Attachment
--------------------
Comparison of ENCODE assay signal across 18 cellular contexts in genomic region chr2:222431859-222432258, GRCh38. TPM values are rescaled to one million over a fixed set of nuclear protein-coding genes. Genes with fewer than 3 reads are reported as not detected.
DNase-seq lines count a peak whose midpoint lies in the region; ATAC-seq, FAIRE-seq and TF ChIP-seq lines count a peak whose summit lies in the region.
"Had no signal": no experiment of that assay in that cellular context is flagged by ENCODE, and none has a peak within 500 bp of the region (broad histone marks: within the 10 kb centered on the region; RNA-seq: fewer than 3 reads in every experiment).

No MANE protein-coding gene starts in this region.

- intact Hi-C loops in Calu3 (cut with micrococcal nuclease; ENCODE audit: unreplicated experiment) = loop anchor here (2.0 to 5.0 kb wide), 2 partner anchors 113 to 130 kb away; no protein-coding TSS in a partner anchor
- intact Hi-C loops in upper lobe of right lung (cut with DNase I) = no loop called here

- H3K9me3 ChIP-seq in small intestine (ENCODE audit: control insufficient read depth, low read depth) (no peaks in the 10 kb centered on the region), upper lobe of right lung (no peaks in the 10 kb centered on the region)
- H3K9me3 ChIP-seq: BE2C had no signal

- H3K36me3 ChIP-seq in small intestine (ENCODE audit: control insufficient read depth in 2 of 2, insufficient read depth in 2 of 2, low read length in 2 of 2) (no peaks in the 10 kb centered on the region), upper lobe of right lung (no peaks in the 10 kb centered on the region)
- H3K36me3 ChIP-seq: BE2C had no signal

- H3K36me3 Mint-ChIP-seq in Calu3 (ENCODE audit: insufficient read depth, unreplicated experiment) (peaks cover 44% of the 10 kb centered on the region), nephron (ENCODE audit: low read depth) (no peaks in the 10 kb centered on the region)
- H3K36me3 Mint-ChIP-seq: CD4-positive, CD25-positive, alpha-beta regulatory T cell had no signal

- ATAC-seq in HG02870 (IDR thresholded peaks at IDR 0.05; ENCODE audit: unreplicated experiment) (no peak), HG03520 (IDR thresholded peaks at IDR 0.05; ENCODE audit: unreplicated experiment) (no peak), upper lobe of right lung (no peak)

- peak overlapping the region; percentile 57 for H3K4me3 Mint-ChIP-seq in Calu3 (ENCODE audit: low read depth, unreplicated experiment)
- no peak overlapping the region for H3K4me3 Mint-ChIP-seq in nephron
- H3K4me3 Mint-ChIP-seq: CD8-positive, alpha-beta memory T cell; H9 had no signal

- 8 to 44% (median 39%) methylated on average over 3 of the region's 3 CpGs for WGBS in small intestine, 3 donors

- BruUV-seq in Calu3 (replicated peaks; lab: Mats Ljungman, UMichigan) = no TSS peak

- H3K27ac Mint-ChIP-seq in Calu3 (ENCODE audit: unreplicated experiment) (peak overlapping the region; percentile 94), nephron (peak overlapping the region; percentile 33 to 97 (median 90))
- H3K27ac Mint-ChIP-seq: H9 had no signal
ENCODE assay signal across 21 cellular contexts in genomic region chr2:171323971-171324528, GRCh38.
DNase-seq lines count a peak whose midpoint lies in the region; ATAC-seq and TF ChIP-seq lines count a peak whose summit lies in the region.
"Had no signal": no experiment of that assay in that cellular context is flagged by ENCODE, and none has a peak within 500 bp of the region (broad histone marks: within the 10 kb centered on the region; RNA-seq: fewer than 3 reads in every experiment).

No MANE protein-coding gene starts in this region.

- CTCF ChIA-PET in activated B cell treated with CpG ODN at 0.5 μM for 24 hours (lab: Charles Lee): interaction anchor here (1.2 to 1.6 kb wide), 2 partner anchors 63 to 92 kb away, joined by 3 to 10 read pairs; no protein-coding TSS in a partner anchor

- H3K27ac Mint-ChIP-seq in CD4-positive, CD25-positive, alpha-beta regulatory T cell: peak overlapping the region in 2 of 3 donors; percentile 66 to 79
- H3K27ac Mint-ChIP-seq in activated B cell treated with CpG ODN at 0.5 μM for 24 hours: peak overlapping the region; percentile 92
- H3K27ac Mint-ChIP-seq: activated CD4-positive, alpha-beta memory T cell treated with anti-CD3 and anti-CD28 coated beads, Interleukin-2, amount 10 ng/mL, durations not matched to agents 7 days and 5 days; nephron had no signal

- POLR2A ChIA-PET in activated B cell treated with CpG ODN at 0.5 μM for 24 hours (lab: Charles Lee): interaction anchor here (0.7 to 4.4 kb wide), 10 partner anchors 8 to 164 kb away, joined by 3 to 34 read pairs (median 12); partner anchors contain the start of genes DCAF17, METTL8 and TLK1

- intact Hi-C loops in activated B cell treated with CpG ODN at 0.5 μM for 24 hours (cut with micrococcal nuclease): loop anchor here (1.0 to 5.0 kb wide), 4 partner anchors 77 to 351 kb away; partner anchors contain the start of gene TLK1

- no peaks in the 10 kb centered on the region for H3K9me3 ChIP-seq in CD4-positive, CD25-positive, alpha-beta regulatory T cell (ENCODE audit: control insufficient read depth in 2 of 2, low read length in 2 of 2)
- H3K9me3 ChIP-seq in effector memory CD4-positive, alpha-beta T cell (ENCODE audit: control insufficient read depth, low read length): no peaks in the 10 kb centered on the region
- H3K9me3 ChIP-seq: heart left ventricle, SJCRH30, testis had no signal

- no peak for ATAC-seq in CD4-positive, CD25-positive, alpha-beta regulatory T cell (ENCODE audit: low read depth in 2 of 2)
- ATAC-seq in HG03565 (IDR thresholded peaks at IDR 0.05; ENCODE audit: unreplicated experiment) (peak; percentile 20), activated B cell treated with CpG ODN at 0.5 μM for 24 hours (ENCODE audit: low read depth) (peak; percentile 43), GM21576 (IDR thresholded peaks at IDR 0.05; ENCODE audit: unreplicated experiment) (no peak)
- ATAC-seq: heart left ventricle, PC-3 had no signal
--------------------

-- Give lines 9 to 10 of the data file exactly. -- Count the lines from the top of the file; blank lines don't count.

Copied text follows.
- H3K36me3 ChIP-seq in small intestine (ENCODE audit: control insufficient read depth in 2 of 2, insufficient read depth in 2 of 2, low read length in 2 of 2) (no peaks in the 10 kb centered on the region), upper lobe of right lung (no peaks in the 10 kb centered on the region)
- H3K36me3 ChIP-seq: BE2C had no signal